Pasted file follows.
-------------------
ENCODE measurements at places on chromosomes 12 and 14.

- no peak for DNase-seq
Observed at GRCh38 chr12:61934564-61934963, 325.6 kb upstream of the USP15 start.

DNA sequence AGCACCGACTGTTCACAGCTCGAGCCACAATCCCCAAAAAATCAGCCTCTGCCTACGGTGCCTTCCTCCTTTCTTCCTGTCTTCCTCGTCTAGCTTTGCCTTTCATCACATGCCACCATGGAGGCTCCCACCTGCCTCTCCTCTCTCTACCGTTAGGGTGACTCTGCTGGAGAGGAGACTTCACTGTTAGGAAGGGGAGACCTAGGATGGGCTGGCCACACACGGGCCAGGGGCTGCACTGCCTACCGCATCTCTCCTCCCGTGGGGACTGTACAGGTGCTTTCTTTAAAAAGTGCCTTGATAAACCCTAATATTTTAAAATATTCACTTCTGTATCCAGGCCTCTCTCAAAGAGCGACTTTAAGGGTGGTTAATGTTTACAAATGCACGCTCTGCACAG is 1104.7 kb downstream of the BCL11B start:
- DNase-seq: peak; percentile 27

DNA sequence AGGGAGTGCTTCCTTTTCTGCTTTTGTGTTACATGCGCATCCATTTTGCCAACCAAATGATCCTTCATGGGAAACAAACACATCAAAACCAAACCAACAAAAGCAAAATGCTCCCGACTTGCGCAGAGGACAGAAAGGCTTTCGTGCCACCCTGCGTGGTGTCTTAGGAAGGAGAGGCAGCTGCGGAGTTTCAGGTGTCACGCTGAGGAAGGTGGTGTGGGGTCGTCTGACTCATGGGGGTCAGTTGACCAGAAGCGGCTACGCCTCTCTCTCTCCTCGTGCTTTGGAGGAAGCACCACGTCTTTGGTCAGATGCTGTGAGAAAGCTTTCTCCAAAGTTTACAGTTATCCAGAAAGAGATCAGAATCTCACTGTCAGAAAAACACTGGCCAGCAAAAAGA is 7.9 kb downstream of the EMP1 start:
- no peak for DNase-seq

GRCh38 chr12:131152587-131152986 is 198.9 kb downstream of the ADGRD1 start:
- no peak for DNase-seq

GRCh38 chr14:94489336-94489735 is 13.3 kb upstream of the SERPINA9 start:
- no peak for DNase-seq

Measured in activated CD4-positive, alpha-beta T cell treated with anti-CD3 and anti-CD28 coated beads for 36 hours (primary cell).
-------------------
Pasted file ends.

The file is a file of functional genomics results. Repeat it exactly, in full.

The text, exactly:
ENCODE measurements at places on chromosomes 12 and 14.

- no peak for DNase-seq
Observed at GRCh38 chr12:61934564-61934963, 325.6 kb upstream of the USP15 start.

DNA sequence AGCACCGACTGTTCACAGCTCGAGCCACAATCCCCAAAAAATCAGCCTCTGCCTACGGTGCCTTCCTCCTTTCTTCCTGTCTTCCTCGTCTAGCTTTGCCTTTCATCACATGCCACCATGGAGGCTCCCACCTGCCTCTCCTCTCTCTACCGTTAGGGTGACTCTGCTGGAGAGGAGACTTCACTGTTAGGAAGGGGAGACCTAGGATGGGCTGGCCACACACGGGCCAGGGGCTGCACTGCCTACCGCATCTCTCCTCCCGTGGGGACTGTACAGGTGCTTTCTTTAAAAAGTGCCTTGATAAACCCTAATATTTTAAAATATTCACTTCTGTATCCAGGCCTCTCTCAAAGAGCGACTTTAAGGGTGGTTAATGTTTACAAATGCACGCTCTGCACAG is 1104.7 kb downstream of the BCL11B start:
- DNase-seq: peak; percentile 27

DNA sequence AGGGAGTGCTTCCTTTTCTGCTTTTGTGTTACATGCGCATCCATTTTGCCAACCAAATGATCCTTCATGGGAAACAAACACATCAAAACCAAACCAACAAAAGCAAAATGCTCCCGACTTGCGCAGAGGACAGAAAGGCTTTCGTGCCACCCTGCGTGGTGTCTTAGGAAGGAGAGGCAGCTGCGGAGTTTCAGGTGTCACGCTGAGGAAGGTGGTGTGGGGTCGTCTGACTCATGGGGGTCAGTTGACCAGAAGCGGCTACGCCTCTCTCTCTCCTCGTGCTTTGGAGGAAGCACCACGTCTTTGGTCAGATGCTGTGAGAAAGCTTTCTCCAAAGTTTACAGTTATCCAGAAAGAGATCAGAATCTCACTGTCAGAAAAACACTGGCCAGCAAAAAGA is 7.9 kb downstream of the EMP1 start:
- no peak for DNase-seq

GRCh38 chr12:131152587-131152986 is 198.9 kb downstream of the ADGRD1 start:
- no peak for DNase-seq

GRCh38 chr14:94489336-94489735 is 13.3 kb upstream of the SERPINA9 start:
- no peak for DNase-seq

Measured in activated CD4-positive, alpha-beta T cell treated with anti-CD3 and anti-CD28 coated beads for 36 hours (primary cell).